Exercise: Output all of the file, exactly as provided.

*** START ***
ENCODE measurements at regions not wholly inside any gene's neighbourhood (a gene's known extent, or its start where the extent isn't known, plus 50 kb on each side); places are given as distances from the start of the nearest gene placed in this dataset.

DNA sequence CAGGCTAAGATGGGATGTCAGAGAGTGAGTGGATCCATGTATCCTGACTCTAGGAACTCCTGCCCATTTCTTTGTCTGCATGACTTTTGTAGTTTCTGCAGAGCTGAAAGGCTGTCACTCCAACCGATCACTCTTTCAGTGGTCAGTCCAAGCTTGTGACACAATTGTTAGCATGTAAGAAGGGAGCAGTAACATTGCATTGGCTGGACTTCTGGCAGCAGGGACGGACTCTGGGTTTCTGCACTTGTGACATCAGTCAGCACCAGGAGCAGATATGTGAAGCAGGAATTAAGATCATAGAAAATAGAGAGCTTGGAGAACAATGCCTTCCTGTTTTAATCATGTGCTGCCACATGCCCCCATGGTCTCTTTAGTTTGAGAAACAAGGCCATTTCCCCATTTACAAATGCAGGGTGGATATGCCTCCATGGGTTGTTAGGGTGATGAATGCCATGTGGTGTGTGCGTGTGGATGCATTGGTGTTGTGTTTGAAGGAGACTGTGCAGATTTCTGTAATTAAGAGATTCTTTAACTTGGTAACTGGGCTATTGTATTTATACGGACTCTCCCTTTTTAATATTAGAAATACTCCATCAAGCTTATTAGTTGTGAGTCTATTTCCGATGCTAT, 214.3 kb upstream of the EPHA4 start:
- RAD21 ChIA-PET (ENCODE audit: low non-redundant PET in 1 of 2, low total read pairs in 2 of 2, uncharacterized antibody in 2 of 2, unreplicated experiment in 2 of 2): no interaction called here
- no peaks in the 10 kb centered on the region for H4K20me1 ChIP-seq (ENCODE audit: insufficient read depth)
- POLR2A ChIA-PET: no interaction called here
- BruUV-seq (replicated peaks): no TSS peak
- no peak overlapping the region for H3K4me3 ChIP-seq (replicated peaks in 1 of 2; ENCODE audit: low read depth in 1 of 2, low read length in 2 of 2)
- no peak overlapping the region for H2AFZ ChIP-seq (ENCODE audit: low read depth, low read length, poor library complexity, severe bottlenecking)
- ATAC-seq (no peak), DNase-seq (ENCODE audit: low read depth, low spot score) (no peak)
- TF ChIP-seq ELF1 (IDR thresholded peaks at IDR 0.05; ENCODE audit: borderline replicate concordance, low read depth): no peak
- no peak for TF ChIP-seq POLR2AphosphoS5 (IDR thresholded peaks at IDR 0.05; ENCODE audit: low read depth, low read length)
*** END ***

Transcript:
ENCODE measurements at regions not wholly inside any gene's neighbourhood (a gene's known extent, or its start where the extent isn't known, plus 50 kb on each side); places are given as distances from the start of the nearest gene placed in this dataset.

DNA sequence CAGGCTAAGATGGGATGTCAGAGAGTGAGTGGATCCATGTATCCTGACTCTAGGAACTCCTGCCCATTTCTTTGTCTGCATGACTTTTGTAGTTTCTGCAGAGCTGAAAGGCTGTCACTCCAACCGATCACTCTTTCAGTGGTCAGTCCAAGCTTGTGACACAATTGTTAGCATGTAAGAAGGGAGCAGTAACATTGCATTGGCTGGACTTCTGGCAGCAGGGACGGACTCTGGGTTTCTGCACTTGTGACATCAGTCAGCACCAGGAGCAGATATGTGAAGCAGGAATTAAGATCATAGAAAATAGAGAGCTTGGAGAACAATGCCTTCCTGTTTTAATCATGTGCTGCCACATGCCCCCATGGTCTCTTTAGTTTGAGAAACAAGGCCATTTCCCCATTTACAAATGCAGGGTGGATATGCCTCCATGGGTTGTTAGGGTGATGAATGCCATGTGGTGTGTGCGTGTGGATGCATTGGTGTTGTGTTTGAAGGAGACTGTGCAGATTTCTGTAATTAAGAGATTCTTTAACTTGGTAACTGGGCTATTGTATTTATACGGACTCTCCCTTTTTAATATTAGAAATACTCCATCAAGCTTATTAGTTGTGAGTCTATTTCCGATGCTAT, 214.3 kb upstream of the EPHA4 start:
- RAD21 ChIA-PET (ENCODE audit: low non-redundant PET in 1 of 2, low total read pairs in 2 of 2, uncharacterized antibody in 2 of 2, unreplicated experiment in 2 of 2): no interaction called here
- no peaks in the 10 kb centered on the region for H4K20me1 ChIP-seq (ENCODE audit: insufficient read depth)
- POLR2A ChIA-PET: no interaction called here
- BruUV-seq (replicated peaks): no TSS peak
- no peak overlapping the region for H3K4me3 ChIP-seq (replicated peaks in 1 of 2; ENCODE audit: low read depth in 1 of 2, low read length in 2 of 2)
- no peak overlapping the region for H2AFZ ChIP-seq (ENCODE audit: low read depth, low read length, poor library complexity, severe bottlenecking)
- ATAC-seq (no peak), DNase-seq (ENCODE audit: low read depth, low spot score) (no peak)
- TF ChIP-seq ELF1 (IDR thresholded peaks at IDR 0.05; ENCODE audit: borderline replicate concordance, low read depth): no peak
- no peak for TF ChIP-seq POLR2AphosphoS5 (IDR thresholded peaks at IDR 0.05; ENCODE audit: low read depth, low read length)